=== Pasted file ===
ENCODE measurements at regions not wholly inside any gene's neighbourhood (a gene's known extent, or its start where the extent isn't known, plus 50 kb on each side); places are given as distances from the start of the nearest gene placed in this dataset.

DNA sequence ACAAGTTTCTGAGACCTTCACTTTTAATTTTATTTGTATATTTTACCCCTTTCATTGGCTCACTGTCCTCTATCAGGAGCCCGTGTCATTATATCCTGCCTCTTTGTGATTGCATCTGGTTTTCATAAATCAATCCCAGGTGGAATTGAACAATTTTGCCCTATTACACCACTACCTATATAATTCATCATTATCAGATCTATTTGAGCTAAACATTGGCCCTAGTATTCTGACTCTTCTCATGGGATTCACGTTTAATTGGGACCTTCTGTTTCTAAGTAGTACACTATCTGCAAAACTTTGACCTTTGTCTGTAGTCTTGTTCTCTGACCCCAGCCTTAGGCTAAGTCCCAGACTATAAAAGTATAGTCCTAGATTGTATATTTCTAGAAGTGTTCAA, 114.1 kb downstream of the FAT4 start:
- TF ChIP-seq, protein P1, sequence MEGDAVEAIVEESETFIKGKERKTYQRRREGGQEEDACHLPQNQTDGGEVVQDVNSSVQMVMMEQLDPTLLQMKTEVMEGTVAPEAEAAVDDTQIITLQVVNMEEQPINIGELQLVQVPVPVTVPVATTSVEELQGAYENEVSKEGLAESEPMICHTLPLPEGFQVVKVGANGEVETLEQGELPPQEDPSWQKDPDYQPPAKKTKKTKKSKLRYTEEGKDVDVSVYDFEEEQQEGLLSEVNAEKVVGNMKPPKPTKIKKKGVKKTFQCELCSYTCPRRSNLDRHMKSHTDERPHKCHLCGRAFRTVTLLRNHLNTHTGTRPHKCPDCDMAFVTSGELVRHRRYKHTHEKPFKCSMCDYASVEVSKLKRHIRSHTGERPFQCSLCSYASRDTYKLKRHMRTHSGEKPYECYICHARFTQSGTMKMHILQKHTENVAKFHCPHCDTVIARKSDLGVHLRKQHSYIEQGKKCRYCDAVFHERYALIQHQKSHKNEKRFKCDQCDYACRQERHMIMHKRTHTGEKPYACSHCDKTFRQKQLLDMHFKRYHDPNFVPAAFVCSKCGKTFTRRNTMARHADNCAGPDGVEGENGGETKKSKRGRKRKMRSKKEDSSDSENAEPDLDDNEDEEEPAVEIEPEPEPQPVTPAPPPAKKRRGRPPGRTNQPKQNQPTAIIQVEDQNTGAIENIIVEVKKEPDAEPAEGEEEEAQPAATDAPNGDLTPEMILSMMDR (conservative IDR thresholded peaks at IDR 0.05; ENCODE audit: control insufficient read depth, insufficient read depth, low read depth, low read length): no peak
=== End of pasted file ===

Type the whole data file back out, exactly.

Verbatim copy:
ENCODE measurements at regions not wholly inside any gene's neighbourhood (a gene's known extent, or its start where the extent isn't known, plus 50 kb on each side); places are given as distances from the start of the nearest gene placed in this dataset.

DNA sequence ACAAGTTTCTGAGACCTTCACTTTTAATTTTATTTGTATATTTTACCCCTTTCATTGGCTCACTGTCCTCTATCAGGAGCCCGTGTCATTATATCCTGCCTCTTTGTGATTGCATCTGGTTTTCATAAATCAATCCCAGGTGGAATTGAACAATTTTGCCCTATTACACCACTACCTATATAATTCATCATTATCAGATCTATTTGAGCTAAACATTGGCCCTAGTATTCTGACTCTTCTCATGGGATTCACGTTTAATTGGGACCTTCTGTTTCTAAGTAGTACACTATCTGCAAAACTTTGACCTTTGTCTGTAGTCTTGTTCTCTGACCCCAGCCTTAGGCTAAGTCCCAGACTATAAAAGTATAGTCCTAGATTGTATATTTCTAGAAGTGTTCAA, 114.1 kb downstream of the FAT4 start:
- TF ChIP-seq, protein P1, sequence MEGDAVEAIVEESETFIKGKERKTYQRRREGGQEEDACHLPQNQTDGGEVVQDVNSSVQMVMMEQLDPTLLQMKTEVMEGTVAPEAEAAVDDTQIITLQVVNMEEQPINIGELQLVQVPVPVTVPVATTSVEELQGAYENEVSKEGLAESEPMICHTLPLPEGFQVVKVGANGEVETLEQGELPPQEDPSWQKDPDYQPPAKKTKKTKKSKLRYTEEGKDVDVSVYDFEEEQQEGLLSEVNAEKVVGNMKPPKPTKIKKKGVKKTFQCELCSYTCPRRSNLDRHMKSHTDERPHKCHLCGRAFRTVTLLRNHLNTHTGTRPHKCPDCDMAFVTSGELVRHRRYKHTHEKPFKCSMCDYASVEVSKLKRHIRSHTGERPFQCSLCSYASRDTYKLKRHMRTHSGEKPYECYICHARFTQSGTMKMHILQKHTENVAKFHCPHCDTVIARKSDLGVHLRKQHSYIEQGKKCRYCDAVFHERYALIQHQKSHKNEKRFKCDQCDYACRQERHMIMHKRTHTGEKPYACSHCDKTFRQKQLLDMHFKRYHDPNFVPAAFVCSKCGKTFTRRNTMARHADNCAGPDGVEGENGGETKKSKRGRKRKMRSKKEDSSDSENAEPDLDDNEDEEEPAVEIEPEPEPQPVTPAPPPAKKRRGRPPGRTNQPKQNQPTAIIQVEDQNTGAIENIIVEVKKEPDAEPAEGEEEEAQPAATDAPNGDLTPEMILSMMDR (conservative IDR thresholded peaks at IDR 0.05; ENCODE audit: control insufficient read depth, insufficient read depth, low read depth, low read length): no peak